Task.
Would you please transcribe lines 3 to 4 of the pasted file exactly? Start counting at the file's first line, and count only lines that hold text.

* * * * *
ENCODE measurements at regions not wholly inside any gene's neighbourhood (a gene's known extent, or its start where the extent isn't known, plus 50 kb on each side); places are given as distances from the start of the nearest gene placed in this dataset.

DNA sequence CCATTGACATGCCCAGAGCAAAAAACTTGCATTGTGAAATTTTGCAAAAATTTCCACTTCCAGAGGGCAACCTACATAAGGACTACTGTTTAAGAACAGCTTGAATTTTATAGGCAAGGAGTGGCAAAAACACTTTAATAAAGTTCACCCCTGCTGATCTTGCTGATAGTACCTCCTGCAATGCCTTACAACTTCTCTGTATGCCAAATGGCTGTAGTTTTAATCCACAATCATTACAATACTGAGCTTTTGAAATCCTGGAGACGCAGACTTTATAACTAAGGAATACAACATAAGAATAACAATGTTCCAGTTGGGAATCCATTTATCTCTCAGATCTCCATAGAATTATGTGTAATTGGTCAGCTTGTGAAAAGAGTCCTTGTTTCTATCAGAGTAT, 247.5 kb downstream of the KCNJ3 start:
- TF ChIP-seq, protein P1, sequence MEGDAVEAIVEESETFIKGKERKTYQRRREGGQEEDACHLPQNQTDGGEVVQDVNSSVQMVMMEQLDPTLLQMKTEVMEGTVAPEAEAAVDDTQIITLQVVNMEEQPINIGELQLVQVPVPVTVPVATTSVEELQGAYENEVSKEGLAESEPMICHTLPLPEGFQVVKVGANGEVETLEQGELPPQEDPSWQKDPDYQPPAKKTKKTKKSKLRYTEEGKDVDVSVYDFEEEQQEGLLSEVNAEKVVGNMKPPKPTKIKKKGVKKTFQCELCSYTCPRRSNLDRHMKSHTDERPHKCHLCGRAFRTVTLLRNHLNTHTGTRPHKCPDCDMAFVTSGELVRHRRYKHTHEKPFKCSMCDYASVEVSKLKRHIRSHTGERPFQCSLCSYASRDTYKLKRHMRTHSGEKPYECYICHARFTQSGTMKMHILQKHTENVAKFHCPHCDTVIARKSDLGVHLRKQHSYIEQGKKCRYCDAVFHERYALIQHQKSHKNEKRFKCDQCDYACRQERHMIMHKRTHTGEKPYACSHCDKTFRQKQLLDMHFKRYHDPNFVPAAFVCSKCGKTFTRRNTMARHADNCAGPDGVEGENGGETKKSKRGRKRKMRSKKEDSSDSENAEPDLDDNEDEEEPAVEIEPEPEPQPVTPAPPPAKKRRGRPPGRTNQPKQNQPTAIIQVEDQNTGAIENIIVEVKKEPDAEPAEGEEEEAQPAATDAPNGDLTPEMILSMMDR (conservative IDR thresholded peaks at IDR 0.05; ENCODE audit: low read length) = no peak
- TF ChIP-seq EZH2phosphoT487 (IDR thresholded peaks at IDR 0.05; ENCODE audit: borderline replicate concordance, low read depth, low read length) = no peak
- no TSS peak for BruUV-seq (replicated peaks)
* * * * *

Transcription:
- TF ChIP-seq, protein P1, sequence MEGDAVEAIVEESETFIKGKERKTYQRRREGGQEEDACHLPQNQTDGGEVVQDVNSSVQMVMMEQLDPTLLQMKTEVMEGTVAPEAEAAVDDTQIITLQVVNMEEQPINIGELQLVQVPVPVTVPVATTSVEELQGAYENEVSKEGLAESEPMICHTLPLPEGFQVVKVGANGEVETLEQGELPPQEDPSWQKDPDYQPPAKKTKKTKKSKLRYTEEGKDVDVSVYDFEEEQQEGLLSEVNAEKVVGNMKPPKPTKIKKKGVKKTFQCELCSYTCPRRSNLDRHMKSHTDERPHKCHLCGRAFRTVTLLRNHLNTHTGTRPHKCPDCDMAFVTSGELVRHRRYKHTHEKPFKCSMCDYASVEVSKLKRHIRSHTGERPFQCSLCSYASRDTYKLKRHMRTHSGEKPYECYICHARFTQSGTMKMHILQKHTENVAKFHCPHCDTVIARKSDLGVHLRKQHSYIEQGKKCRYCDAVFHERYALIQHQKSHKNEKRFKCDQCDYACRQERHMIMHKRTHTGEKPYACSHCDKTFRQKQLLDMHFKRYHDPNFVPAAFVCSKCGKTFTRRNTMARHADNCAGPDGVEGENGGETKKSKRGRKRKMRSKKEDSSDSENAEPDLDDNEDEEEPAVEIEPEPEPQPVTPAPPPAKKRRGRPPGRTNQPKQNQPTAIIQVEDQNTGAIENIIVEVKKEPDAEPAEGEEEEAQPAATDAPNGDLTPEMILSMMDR (conservative IDR thresholded peaks at IDR 0.05; ENCODE audit: low read length) = no peak
- TF ChIP-seq EZH2phosphoT487 (IDR thresholded peaks at IDR 0.05; ENCODE audit: borderline replicate concordance, low read depth, low read length) = no peak